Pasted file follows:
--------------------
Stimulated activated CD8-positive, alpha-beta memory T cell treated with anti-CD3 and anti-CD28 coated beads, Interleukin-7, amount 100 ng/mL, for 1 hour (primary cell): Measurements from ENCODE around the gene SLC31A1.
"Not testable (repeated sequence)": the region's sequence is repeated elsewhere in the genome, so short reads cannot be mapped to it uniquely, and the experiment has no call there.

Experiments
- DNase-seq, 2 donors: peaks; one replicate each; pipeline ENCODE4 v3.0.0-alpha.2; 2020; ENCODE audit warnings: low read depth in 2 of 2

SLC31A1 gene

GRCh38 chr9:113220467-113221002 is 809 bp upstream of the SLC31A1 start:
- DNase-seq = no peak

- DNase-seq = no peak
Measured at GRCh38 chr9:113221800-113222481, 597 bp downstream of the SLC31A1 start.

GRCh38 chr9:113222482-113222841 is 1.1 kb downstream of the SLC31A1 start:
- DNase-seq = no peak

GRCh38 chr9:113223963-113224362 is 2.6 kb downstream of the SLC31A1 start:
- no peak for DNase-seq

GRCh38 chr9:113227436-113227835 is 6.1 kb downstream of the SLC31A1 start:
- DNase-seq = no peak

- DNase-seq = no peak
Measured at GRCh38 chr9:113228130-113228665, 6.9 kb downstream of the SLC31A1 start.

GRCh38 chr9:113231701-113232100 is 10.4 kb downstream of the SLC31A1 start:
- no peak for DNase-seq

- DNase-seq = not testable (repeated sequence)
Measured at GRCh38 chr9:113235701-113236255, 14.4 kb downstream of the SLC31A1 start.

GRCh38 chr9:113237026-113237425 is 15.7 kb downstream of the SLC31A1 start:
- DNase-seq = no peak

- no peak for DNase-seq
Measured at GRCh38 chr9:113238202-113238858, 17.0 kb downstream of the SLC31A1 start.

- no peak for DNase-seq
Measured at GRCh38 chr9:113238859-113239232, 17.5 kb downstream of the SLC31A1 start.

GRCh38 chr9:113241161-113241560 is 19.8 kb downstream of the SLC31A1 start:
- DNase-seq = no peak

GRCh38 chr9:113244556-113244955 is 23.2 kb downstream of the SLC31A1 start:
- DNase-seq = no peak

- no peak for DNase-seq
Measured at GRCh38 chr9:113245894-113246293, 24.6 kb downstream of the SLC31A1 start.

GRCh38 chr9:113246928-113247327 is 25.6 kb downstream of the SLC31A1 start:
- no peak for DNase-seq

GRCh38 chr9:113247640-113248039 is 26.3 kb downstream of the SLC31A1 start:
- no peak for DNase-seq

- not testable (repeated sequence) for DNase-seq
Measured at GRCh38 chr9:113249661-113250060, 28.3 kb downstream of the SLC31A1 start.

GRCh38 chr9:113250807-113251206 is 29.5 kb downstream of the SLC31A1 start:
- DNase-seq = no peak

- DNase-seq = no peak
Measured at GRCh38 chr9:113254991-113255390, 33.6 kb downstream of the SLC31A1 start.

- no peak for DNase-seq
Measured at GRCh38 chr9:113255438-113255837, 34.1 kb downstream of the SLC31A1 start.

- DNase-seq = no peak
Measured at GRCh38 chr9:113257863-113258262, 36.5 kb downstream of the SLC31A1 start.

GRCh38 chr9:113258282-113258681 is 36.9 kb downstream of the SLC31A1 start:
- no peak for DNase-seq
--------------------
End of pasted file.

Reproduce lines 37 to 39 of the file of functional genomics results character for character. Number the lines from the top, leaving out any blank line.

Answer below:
- no peak for DNase-seq

- not testable (repeated sequence) for DNase-seq
Measured at GRCh38 chr9:113249661-113250060, 28.3 kb downstream of the SLC31A1 start.